Why Jack Ross extending Hibs stay is a good move for all parties
Continuity is key when trying to build regular success at a football club.
Of all the managers to have won a trophy with Hibs, only three managed it in fewer than 100 games, while four had spells of between 230 and 548 matches and came up short.
For many fans, Hibs’ failure to win a trophy last season despite two good opportunities is borderline unforgivable; a first third-place finish in 16 years paling into insignificance.
There is a sense that Hibs are starting to believe they can go somewhere under Ron Gordon’s chairmanship and the guidance of Jack Ross and his backroom staff.
Scott Allan, who had registered ten goals and 11 assists in 2019/20, was unavailable for the majority of last season. Jamie Murphy struggled with injury as well and Chris Cadden was lost to a fractured back at the business end of the campaign.
All three forwards in Martin Boyle, Christian Doidge, and Kevin Nisbet had personal issues in the background yet still scored a combined 45 goals.
It could be argued that Hibs did well to achieve what they did, all things considered.
It takes time to build a team capable of delivering consistent success. The Hibs team that tore up the Scottish Premiership in the second half of the 2017/18 season was exciting to watch but it definitely had a shelf-life. Currently it feels like the main aim is to keep the core of this team together to see what it can achieve.
It is also an easier sell for prospective new signings to show them a settled club with committed staff and players.
The recruitment team can point to the success of John McGinn and the attention Doig, Nisbet, and Ryan Porteous have earned over the last 12 months; the close-knit dressing room, and the chance to be part of a team competing in the latter stages of cups and at the top end of the league.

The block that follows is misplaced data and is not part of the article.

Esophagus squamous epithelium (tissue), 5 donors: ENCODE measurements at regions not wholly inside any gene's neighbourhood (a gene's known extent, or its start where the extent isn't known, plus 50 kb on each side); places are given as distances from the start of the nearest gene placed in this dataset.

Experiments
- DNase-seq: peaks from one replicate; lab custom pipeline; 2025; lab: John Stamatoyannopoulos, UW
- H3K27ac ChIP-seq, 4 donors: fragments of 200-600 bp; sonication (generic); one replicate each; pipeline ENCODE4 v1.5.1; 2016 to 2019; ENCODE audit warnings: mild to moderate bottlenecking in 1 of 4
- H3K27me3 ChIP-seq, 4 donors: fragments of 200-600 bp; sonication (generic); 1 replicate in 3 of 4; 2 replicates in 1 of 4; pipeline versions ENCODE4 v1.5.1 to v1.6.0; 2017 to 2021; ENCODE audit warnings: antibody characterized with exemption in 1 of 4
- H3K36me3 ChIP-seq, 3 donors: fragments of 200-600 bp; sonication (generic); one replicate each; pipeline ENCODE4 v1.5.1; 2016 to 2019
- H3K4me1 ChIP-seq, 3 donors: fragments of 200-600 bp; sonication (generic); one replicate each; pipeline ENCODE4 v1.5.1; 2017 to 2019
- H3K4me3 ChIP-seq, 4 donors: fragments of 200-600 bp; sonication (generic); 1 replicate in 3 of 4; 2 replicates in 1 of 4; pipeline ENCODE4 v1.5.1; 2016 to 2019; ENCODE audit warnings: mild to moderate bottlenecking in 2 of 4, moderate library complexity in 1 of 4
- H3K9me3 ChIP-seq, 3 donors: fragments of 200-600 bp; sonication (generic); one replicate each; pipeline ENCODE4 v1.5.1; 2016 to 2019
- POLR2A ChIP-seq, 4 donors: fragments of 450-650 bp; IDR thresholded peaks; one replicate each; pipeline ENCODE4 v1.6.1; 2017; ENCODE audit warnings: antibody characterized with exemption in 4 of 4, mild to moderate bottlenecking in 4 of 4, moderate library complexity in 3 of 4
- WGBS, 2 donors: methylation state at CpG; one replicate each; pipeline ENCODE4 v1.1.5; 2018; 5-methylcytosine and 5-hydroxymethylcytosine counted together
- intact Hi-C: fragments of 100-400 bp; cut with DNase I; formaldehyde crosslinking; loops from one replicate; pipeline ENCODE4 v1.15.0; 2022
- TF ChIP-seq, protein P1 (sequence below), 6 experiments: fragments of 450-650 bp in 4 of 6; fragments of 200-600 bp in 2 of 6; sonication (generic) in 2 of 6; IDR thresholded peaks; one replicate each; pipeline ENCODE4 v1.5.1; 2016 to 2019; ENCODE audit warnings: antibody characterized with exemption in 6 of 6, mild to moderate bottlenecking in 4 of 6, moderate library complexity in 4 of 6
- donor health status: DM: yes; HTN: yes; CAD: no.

The model is clear: young, promising players from Scottish clubs who can be developed further, integrated into the squad, given a platform to perform and improve, and possibly move on in the future.
Working with Ross and his team appears to be just one of the draws.
Here to stay
Ross gives the impression of being in this for the long haul, which is good news for Hibs and good news for the players.
Unless things go south at a rate of knots, he will almost certainly still be here this time next year. If things go very well, he will be a man in demand.
If Hibs win a cup but fail to finish third, will that satisfy supporters? If they repeat last season – third place and latter stages of both cup competitions – will fans recognise the benefit of consistency or will it be looked at as another trophy-less campaign?
Players and management appear excited to get going; eager to build on the positives from last term and maybe, just maybe go one better in terms of silverware.
However this campaign plays out, Ross has more than earned the right to build on what he achieved in his first full season in charge.